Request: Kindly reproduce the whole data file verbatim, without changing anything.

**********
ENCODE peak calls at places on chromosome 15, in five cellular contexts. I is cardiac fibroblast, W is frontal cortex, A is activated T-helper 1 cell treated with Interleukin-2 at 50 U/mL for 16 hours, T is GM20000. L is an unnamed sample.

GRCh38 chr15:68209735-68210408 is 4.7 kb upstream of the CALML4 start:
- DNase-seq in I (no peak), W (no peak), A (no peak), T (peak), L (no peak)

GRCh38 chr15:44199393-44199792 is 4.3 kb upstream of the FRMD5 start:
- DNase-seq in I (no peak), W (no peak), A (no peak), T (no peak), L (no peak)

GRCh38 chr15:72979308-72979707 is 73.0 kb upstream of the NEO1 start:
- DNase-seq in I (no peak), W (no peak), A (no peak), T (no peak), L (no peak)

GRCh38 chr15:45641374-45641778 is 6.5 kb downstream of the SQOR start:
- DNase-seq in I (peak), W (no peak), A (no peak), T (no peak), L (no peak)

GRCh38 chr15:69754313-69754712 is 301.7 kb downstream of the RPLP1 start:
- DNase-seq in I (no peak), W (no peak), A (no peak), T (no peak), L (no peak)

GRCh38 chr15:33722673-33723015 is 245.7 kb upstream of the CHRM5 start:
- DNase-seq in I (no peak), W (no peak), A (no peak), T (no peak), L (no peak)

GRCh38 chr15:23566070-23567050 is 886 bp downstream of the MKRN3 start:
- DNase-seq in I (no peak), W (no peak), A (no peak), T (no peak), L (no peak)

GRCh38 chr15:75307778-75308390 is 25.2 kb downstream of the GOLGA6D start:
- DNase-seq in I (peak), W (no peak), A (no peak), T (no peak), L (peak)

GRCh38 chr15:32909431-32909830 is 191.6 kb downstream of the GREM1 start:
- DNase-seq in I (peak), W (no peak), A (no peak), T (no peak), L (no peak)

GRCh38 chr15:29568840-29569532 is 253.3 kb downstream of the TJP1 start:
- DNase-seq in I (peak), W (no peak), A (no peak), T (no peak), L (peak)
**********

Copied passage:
ENCODE peak calls at places on chromosome 15, in five cellular contexts. I is cardiac fibroblast, W is frontal cortex, A is activated T-helper 1 cell treated with Interleukin-2 at 50 U/mL for 16 hours, T is GM20000. L is an unnamed sample.

GRCh38 chr15:68209735-68210408 is 4.7 kb upstream of the CALML4 start:
- DNase-seq in I (no peak), W (no peak), A (no peak), T (peak), L (no peak)

GRCh38 chr15:44199393-44199792 is 4.3 kb upstream of the FRMD5 start:
- DNase-seq in I (no peak), W (no peak), A (no peak), T (no peak), L (no peak)

GRCh38 chr15:72979308-72979707 is 73.0 kb upstream of the NEO1 start:
- DNase-seq in I (no peak), W (no peak), A (no peak), T (no peak), L (no peak)

GRCh38 chr15:45641374-45641778 is 6.5 kb downstream of the SQOR start:
- DNase-seq in I (peak), W (no peak), A (no peak), T (no peak), L (no peak)

GRCh38 chr15:69754313-69754712 is 301.7 kb downstream of the RPLP1 start:
- DNase-seq in I (no peak), W (no peak), A (no peak), T (no peak), L (no peak)

GRCh38 chr15:33722673-33723015 is 245.7 kb upstream of the CHRM5 start:
- DNase-seq in I (no peak), W (no peak), A (no peak), T (no peak), L (no peak)

GRCh38 chr15:23566070-23567050 is 886 bp downstream of the MKRN3 start:
- DNase-seq in I (no peak), W (no peak), A (no peak), T (no peak), L (no peak)

GRCh38 chr15:75307778-75308390 is 25.2 kb downstream of the GOLGA6D start:
- DNase-seq in I (peak), W (no peak), A (no peak), T (no peak), L (peak)

GRCh38 chr15:32909431-32909830 is 191.6 kb downstream of the GREM1 start:
- DNase-seq in I (peak), W (no peak), A (no peak), T (no peak), L (no peak)

GRCh38 chr15:29568840-29569532 is 253.3 kb downstream of the TJP1 start:
- DNase-seq in I (peak), W (no peak), A (no peak), T (no peak), L (peak)